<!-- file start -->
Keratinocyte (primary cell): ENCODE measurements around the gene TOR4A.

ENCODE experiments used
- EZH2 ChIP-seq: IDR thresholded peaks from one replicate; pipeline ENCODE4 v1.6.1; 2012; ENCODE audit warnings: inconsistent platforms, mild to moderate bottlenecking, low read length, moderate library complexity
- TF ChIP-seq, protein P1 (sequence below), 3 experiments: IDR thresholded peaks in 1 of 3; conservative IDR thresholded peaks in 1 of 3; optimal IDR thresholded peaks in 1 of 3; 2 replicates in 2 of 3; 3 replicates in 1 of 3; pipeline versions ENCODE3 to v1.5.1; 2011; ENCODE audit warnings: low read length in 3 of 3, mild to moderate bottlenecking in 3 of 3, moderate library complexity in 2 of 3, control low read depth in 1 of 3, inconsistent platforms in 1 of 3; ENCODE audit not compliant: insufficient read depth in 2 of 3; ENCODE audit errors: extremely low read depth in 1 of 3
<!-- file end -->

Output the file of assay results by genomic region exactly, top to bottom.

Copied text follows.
Keratinocyte (primary cell): ENCODE measurements around the gene TOR4A.

ENCODE experiments used
- EZH2 ChIP-seq: IDR thresholded peaks from one replicate; pipeline ENCODE4 v1.6.1; 2012; ENCODE audit warnings: inconsistent platforms, mild to moderate bottlenecking, low read length, moderate library complexity
- TF ChIP-seq, protein P1 (sequence below), 3 experiments: IDR thresholded peaks in 1 of 3; conservative IDR thresholded peaks in 1 of 3; optimal IDR thresholded peaks in 1 of 3; 2 replicates in 2 of 3; 3 replicates in 1 of 3; pipeline versions ENCODE3 to v1.5.1; 2011; ENCODE audit warnings: low read length in 3 of 3, mild to moderate bottlenecking in 3 of 3, moderate library complexity in 2 of 3, control low read depth in 1 of 3, inconsistent platforms in 1 of 3; ENCODE audit not compliant: insufficient read depth in 2 of 3; ENCODE audit errors: extremely low read depth in 1 of 3